Forever Plaid, written by Stuart Ross. Directed by Trey Compton. Reviewed by J. Peter Bergman.
Joey Alan as Frankie, Ricky Gee as Sparky, Andrew Pace as Smudge, Andrew Martinelli as Jinx; photo: provided
"from the Oster Blender School of Music"
show poster for "Forever Plaid"
On February 9, 1964 The Beatles first appeared on live television in the United States on The Ed Sullivan Show. That same day, en route to a first major gig, The Plaids were killed in a freak car accident when their vehicle was sideswiped by a bus full of Parochial School kids. Literally a virgin death. For that reason you probably have never heard of this boy group, this close harmony quartet who never made an album, did a TV show or got a radio deal. They died while rehearsing their act finale, "Love Is a Many Splendored Thing." Such beautiful men with such beautiful voices were taken from us on the brink of a major career. Sad.
That is the premise of the musical, "Forever Plaid" now on stage at the Theater Barn in New Lebanon, New York, where the quartet has been granted a heavenly reprieve for one night only. If you are among the privileged few to be in the audience you will discover for yourself how much was ripped from our grasp just at the moment when America needed its own fab-four to keep the music at home. And what music! "Perfidia," "Cry," "Three Coins in the Fountain," "Lady of Spain" and "Rags to Riches," to name just a few. Eighteen songs and some snappy patter, sympathetic dialogue about the realities of life in the early sixties and life now, audience participation and a sing-along make this a show you will remember forever. Plaid.
Ricky Gee and Andrew Martinelli are half-brothers Sparky and Jinx who grew up in a weirdly dysfunctional family and developed a love for singing together at an early age. Their friends Frankie, played by Joey Alan, and Smudge, played by Andrew Pace, are the other half of the quartet. All four men are talented but they are always at their best when the solo stops and the harmony resumes. For this excursion into musical delights they have been provided, as ghosts of their former selves, props to play with that arrive in surprise packages, reminiscenses of Perry Como, and a pair of costume changes to assume for a tribute to "Scotland the Brave" and in which to sing their never performed, but beautifully described by Frankie, finale.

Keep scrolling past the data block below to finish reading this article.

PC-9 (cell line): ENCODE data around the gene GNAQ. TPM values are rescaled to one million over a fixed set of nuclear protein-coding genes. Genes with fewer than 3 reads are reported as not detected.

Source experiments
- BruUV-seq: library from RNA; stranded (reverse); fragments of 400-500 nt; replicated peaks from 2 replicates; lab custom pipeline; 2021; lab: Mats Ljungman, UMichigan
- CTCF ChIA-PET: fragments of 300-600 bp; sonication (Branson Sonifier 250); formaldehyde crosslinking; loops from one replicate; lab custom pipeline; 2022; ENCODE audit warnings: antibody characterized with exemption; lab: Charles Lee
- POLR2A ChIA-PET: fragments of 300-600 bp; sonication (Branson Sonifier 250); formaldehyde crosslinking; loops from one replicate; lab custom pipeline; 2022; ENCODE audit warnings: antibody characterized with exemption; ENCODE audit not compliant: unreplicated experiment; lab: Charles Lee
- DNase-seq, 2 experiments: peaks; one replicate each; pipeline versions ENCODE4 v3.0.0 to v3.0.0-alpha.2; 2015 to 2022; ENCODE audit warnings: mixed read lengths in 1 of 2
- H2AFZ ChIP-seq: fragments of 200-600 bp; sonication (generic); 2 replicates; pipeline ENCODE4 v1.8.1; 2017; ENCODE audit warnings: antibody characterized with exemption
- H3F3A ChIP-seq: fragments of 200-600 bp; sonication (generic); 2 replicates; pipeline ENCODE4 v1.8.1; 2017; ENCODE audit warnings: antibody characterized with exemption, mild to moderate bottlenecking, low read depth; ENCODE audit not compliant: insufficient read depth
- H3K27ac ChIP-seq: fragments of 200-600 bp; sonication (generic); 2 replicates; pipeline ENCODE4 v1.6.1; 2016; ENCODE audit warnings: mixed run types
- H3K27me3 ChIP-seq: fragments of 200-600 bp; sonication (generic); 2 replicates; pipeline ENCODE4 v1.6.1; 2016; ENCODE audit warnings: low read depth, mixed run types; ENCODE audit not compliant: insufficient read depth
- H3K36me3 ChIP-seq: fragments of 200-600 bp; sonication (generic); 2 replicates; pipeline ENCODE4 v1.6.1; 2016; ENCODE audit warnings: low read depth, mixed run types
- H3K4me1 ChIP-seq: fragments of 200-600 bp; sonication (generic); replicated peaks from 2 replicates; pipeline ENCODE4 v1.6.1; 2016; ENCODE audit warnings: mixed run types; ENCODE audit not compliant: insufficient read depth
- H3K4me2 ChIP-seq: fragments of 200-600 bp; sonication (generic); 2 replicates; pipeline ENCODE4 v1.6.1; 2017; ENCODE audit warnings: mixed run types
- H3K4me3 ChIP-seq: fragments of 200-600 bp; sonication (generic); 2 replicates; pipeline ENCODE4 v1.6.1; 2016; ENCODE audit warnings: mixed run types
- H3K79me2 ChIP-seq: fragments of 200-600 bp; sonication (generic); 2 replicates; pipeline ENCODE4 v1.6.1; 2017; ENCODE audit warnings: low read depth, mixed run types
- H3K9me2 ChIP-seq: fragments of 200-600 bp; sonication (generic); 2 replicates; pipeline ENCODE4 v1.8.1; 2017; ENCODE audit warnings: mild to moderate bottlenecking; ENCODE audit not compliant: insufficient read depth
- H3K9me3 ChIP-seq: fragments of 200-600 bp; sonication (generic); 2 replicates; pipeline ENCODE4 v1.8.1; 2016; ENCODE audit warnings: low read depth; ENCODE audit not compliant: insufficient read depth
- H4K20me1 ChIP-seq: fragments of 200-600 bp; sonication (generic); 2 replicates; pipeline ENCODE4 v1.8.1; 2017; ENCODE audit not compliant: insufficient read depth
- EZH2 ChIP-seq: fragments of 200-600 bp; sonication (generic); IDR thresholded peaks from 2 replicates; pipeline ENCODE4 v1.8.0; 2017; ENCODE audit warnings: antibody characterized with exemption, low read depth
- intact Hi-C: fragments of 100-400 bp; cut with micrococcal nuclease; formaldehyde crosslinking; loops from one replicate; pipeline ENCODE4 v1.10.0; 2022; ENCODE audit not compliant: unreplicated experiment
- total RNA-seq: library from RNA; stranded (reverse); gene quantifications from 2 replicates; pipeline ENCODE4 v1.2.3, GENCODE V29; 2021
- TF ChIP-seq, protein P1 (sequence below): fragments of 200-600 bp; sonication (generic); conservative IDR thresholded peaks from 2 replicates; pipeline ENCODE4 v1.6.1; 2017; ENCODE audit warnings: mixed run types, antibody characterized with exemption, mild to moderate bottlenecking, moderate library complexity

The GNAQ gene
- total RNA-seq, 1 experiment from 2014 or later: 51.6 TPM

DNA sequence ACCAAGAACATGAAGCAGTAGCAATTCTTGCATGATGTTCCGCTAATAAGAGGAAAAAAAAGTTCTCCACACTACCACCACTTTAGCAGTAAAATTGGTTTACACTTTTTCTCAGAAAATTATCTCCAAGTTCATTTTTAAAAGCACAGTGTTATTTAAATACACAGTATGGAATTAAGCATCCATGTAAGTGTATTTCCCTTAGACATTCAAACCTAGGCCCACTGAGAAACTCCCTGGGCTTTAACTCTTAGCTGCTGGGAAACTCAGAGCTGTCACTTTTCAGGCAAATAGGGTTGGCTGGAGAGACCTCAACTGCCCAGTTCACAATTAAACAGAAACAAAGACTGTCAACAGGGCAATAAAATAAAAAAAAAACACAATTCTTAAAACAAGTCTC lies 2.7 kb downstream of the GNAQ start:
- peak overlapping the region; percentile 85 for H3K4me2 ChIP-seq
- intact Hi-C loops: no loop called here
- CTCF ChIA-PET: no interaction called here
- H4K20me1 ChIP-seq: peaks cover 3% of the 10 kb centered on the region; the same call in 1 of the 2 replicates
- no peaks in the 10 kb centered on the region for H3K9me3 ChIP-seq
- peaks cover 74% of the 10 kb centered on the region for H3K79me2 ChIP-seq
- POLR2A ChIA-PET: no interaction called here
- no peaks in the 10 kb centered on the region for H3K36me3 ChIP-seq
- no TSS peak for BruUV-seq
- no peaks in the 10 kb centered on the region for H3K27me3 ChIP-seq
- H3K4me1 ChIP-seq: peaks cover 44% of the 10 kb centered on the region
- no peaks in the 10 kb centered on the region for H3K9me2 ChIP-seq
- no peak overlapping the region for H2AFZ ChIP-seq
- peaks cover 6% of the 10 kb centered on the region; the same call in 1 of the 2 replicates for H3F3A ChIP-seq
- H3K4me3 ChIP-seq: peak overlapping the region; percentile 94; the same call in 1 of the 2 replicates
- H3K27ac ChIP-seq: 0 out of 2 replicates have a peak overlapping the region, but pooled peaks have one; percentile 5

Alan, Gee, Pace, Martinelli; photo: provided
The show includes a tribute to Calypso music as well as a hilarious three minute precis of The Ed Sullivan Show including the flying Wallendas, Topo Gigio, and the animal and juggling acts that made television a vast wasteland. With Matthew Russell at the piano and Michael Webb playing bass, the show is a non-stop treasure of images and sounds of that era when I was growing up. Be sure not to confuse the close harmony of this group of singers with traditional barber shop singing. They are not the same thing.
All four, or six, men deliver ideal performances, quirky, funny, deliriously musical and sometimes a bit sentimental; expect an occasional tear. Trey Compton has directed this musical play with sensitivity and a sense of humor. It is impossible not be caught up in the very real and very silly premise of the show and that is a tribute to everyone involved. Compton's work here is very important in keeping the right tone going all the time. Luckily he seems to have a group of young actors who would rather maintain their inner and on-stage alliance right rather than try to out-shine one another.
Allison Gensmer's costumes are almost their own characters as alike as they are. Abe Phelps small concert hall setting is ideal for the show and Allen Phelps lighting design is lovely in its sensitivities.
All the way from A-sharp to G-flat this is a lovely 85 minutes of concert theater. It's hard not to like the songs and the book serves as a comfortable vehicle to transport them all to us. We are a sort of grandma receiving gifts from Little Red Ridinghood with no wolf to get in the way. We couldn't be happier.
Forever Plaid plays at the Theater Barn, 654 Route 20, New Lebanon, NY through August 7. For information and tickets call the box office at 518-794-8989 or go on line at www.theaterbarn.com.